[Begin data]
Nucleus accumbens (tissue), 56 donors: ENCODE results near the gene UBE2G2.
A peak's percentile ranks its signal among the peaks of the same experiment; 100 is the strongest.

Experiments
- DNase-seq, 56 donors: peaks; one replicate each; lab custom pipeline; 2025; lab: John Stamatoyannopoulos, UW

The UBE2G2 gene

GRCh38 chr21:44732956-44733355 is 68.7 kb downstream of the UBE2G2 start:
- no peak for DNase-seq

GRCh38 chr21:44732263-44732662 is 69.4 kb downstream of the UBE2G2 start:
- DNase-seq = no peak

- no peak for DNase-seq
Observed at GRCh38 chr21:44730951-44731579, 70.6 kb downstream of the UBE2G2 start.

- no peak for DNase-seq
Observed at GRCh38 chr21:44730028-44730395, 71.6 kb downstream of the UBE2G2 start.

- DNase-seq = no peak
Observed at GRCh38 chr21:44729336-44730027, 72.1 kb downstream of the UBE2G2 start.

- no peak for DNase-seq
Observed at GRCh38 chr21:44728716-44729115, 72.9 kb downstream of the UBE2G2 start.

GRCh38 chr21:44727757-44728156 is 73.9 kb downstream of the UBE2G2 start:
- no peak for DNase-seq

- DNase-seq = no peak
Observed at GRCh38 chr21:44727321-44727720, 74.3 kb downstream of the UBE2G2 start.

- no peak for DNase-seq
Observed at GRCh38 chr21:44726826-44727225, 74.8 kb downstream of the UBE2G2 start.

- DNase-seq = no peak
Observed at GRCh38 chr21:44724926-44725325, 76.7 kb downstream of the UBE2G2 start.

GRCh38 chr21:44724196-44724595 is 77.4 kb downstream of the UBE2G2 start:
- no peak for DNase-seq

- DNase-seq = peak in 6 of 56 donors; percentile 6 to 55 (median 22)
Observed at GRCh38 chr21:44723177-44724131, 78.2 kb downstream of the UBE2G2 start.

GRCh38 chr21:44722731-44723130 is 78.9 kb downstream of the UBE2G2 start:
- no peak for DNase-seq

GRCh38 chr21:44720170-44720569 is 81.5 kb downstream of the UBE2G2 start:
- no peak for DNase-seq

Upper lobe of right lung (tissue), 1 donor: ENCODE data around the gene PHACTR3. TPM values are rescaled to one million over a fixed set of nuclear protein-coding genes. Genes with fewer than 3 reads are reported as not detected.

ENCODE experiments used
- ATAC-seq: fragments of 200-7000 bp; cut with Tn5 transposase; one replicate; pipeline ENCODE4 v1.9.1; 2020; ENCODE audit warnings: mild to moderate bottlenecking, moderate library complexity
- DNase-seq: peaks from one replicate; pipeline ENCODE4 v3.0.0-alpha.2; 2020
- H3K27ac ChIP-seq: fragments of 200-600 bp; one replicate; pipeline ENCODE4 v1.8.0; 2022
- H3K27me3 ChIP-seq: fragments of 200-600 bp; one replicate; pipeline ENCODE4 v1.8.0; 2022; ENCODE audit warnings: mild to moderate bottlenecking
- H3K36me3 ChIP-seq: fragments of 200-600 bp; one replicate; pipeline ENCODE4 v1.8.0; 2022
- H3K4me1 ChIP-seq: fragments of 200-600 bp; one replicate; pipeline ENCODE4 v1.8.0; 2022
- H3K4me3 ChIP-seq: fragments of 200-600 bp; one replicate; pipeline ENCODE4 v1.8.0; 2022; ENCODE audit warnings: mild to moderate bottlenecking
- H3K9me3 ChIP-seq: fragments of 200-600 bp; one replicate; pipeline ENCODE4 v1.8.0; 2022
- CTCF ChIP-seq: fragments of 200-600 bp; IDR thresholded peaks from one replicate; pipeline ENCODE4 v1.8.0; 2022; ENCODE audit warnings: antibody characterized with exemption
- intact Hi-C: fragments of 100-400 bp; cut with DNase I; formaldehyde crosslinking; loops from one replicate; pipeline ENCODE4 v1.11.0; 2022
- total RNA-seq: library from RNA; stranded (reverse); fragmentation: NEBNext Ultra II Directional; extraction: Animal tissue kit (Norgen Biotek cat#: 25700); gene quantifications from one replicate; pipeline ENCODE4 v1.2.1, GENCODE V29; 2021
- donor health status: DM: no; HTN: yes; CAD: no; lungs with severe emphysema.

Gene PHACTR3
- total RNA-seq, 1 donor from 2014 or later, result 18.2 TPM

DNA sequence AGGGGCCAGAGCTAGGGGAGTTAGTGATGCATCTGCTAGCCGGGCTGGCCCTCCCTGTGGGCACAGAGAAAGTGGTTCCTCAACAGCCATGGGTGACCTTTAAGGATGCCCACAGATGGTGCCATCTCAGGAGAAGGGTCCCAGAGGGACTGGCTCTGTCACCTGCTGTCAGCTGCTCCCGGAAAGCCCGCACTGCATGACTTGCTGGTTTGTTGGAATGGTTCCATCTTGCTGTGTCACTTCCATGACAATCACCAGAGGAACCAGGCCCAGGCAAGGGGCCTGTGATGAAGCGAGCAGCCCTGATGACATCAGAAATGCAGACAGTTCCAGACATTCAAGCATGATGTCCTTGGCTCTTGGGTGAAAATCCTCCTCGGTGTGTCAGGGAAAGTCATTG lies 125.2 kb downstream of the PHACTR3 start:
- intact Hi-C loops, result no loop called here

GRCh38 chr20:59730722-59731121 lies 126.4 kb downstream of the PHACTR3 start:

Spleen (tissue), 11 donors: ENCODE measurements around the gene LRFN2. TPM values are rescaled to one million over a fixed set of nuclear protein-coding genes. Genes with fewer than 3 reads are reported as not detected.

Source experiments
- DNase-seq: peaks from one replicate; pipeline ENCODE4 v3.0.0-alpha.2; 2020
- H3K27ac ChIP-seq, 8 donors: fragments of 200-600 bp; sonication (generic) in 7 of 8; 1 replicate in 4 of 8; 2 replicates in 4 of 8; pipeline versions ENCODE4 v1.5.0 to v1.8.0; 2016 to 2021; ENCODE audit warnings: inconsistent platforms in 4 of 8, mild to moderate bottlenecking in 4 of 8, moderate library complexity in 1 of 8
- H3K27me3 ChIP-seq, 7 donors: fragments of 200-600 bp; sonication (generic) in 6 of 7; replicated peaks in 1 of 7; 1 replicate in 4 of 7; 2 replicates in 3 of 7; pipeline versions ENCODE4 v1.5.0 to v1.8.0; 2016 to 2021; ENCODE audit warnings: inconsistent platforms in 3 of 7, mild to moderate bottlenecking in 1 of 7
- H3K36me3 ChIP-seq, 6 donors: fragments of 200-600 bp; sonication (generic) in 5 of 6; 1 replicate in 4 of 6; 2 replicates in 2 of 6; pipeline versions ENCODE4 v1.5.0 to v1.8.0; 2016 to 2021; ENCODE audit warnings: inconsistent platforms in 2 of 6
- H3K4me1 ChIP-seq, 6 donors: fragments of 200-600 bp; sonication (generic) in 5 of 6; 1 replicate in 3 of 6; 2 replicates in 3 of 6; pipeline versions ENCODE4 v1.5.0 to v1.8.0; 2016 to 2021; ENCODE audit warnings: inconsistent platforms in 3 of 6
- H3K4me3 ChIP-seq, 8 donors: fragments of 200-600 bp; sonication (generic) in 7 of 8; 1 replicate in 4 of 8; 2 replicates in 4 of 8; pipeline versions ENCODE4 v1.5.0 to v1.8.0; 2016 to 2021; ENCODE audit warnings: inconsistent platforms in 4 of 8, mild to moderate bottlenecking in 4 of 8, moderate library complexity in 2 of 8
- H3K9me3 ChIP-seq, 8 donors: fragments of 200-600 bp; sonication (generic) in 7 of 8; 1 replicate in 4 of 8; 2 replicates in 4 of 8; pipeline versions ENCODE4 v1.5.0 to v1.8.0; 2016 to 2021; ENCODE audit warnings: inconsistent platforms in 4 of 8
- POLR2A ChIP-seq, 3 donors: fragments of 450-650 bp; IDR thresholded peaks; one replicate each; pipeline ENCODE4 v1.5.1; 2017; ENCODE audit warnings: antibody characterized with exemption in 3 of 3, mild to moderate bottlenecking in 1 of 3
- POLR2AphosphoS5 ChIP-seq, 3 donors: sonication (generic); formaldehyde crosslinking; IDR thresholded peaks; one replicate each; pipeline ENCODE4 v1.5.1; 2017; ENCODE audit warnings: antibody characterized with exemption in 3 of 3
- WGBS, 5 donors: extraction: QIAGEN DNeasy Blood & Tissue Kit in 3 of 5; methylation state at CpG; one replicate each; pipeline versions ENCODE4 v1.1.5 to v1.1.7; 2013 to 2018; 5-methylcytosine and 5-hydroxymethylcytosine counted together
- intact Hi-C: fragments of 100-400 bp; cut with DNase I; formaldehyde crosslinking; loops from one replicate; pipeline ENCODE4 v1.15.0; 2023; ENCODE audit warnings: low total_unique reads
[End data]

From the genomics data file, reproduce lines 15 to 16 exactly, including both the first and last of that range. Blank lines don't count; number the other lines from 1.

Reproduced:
Observed at GRCh38 chr21:44729336-44730027, 72.1 kb downstream of the UBE2G2 start.

- no peak for DNase-seq